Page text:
Based on the data above, the sample size has been recalculated using a within person correlation of 0.8, but otherwise unchanged assumptions. It is was determined that 48 participants will be enrolled in each arm. The change in sample size has been approved by the National (New Zealand) Multi-region Ethics Committee (IRB00004663) of the New Zealand Ministry of Health (IORG0000895), and the primary funding body for this study the Health Research Council of New Zealand.

Notes

Declarations

Authors’ Affiliations

(1)
Auckland Clinical School, Faculty of Medical and Health Sciences, University of Auckland
(2)
Department of Renal Medicine, Middlemore Hospital, Counties Manukau District Health Board
(3)
Faculty of Health and Environmental Sciences, Auckland University of Technology
(4)
Ko Awatea, Middlemore Hospital, Counties Manukau District Health Board
(5)
Renal Service, North Shore Hospital, Waitemata District Health Board
(6)
Department of Cardiology, Middlemore Hospital, Counties Manukau District Health Board
(7)
Bathurst Health Service
(8)
Department of Nephrology, Wellington Hospital, Capital & Coast District Health Board
(9)
Department of Nephrology, Christchurch Hospital, Canterbury District Health Board
(10)
Department of Renal Medicine, Waikato Hospital, Waikato District Health Board
(11)
Department of Renal Medicine, Auckland City Hospital, Auckland District Health Board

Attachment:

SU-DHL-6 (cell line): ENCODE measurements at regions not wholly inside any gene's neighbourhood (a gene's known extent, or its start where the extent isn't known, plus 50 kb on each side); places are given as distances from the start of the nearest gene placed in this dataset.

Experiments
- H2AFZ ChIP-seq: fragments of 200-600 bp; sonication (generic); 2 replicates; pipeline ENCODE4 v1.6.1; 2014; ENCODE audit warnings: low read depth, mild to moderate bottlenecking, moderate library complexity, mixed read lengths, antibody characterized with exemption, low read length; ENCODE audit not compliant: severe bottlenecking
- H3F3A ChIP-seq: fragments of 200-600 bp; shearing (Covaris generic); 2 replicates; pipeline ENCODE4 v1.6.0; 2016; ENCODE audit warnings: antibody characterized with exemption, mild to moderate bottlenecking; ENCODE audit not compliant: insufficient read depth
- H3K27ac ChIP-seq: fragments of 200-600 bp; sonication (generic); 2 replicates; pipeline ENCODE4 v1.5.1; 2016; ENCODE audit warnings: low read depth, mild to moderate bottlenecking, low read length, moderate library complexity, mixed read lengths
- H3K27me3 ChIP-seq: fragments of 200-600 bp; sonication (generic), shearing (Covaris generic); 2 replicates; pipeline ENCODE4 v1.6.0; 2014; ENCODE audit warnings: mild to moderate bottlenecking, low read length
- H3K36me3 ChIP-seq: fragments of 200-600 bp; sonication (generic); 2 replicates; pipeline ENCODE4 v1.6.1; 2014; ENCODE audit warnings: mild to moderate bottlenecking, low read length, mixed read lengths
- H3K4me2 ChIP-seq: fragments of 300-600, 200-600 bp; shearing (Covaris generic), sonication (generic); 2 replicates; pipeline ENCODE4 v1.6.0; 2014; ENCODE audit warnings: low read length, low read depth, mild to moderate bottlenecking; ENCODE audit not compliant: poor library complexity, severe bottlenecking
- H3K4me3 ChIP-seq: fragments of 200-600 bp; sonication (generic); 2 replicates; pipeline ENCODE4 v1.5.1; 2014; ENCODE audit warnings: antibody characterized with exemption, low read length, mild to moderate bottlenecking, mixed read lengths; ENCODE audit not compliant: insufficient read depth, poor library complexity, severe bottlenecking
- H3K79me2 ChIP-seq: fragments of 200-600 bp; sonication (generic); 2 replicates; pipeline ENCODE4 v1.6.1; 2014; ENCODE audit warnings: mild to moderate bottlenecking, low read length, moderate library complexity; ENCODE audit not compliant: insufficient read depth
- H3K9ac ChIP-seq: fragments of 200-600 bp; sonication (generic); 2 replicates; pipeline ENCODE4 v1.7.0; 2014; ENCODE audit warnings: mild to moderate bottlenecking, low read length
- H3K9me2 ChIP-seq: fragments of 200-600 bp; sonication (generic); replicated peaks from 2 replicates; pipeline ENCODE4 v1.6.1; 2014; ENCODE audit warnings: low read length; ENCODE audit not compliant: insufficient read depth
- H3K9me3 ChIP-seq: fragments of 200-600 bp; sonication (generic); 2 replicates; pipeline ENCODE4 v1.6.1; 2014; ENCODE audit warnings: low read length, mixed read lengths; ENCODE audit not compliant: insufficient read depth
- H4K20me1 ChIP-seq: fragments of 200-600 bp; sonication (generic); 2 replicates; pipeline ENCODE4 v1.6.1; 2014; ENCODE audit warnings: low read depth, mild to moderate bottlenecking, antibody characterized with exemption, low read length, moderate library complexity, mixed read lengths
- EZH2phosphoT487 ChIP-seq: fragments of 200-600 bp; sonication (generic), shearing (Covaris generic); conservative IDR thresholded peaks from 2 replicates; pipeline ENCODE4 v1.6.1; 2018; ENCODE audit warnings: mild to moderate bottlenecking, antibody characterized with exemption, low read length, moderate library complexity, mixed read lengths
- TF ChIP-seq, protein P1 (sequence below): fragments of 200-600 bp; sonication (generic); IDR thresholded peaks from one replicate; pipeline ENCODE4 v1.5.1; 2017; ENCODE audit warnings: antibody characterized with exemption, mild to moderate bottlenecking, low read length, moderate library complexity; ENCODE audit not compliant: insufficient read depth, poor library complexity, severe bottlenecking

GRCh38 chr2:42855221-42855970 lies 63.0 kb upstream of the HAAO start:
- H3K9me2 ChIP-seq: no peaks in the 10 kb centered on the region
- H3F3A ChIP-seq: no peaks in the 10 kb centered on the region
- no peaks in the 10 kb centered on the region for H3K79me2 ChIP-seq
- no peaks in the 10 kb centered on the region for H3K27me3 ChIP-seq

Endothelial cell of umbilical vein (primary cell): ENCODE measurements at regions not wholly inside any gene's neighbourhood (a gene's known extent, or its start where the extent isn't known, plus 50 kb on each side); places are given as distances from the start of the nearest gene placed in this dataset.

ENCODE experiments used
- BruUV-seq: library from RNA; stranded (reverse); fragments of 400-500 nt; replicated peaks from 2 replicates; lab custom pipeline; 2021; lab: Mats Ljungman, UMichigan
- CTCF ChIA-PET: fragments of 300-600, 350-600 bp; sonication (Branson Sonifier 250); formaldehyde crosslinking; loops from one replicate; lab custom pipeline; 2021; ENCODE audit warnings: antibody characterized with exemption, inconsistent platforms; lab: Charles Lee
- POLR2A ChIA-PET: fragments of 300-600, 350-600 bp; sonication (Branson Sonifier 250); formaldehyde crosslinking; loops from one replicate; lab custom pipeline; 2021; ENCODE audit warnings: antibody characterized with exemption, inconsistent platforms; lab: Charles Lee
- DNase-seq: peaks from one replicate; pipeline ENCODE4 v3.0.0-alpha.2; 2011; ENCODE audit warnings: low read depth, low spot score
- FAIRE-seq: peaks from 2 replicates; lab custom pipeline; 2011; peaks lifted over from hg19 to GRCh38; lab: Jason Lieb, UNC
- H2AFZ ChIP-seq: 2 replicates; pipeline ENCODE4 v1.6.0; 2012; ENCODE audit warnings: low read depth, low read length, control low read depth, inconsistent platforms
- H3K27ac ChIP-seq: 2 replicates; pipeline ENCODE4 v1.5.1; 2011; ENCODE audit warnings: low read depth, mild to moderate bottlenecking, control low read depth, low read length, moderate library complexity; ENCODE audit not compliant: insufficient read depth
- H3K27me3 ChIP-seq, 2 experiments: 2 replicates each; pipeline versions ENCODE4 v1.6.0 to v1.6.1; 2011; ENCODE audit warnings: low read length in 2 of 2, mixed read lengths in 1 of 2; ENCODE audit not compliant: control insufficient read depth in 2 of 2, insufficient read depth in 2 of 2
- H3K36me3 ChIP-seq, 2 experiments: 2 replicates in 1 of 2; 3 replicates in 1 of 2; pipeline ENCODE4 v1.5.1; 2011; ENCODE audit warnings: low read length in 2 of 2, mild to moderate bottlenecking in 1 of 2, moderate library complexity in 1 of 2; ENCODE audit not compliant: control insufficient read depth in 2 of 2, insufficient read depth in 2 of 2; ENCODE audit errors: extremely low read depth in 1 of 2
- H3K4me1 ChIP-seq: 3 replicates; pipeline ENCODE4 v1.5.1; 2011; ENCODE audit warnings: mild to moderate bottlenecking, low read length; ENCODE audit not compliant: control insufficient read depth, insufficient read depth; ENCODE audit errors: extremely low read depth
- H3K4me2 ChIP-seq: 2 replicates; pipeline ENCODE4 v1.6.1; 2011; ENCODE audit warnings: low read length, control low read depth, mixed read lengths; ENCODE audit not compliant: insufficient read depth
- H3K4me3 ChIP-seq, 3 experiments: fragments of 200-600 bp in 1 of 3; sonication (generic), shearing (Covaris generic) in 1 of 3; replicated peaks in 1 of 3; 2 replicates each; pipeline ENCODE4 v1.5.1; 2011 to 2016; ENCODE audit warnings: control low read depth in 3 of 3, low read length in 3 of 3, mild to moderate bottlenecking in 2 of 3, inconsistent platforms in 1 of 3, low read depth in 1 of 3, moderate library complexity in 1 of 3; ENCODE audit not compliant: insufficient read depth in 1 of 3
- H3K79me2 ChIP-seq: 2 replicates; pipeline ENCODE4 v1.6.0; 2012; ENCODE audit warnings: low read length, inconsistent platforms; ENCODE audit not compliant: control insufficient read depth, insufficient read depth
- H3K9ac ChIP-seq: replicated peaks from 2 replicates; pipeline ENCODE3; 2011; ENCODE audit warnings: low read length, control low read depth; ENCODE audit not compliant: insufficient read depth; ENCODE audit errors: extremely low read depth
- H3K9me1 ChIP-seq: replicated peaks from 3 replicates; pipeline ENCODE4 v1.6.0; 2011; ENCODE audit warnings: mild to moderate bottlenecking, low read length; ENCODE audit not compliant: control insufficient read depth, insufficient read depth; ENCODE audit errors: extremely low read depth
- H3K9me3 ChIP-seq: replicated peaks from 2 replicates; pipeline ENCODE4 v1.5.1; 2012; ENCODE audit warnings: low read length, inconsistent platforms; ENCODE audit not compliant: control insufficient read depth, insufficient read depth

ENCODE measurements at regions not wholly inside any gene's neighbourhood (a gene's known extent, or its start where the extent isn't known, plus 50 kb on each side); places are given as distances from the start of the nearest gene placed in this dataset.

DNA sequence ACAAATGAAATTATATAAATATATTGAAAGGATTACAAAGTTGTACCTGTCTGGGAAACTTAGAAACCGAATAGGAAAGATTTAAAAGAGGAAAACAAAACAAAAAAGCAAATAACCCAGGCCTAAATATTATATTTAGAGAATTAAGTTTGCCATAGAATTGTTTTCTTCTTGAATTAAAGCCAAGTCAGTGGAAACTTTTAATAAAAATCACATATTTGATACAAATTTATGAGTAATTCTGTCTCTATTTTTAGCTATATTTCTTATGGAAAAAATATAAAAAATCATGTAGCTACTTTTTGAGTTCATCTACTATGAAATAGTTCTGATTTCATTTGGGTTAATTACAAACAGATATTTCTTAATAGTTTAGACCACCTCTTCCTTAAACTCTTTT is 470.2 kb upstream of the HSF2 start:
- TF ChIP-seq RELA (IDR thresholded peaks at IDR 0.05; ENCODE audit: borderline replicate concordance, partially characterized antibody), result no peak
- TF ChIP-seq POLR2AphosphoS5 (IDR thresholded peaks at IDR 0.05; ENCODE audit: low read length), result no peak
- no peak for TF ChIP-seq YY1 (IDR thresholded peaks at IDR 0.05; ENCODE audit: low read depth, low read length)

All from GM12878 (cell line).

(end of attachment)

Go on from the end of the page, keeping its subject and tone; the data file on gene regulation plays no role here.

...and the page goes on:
(12)
Medical Affairs - Renal (Asia Pacific)

References

  1. Dunlop JL, Vandal AC, de Zoysa JR, Gabriel RS, Haloob IA, Hood CJ, et al. Rationale and design of the Sodium Lowering In Dialysate (SoLID) trial: a randomised controlled trial of low versus standard dialysate sodium concentration during hemodialysis for regression of left ventricular mass. BMC Nephrol. 2013;14:149.View ArticlePubMedPubMed CentralGoogle Scholar
  2. Mark PB, Patel RK, Jardine AG. Are we overestimating left ventricular abnormalities in end-stage renal disease? Nephrol Dial Transplant. 2007;22(7):1815–9.View ArticlePubMedGoogle Scholar
  3. Patel RK, Jardine AG, Mark PB, Cunningham AF, Steedman T, Powell JR, et al. Association of left atrial volume with mortality among ESRD patients with left ventricular hypertrophy referred for kidney transplantation. Am J Kidney Dis. 2010;55(6):1088–96.View ArticlePubMedPubMed CentralGoogle Scholar
  4. Patel RK, Oliver S, Mark PB, Powell JR, McQuarrie EP, Traynor JP, et al. Determinants of left ventricular mass and hypertrophy in hemodialysis patients assessed by cardiac magnetic resonance imaging. Clin J Am Soc Nephrol. 2009;4(9):1477–83.View ArticlePubMedPubMed CentralGoogle Scholar
  5. Odudu A, Eldehni MT, Fakis A, McIntyre CW. Rationale and design of a multi-centre randomised controlled trial of individualised cooled dialysate to prevent left ventricular systolic dysfunction in haemodialysis patients. BMC Nephrol. 2012;13:45.View ArticlePubMedPubMed CentralGoogle Scholar

Copyright

© Dunlop et al. 2015

This article is published under license to BioMed Central Ltd. This is an Open Access article distributed under the terms of the Creative Commons Attribution License (http://creativecommons.org/licenses/by/4.0), which permits unrestricted use, distribution, and reproduction in any medium, provided the original work is properly credited. The Creative Commons Public Domain Dedication waiver (http://creativecommons.org/publicdomain/zero/1.0/) applies to the data made available in this article, unless otherwise stated.

Advertisement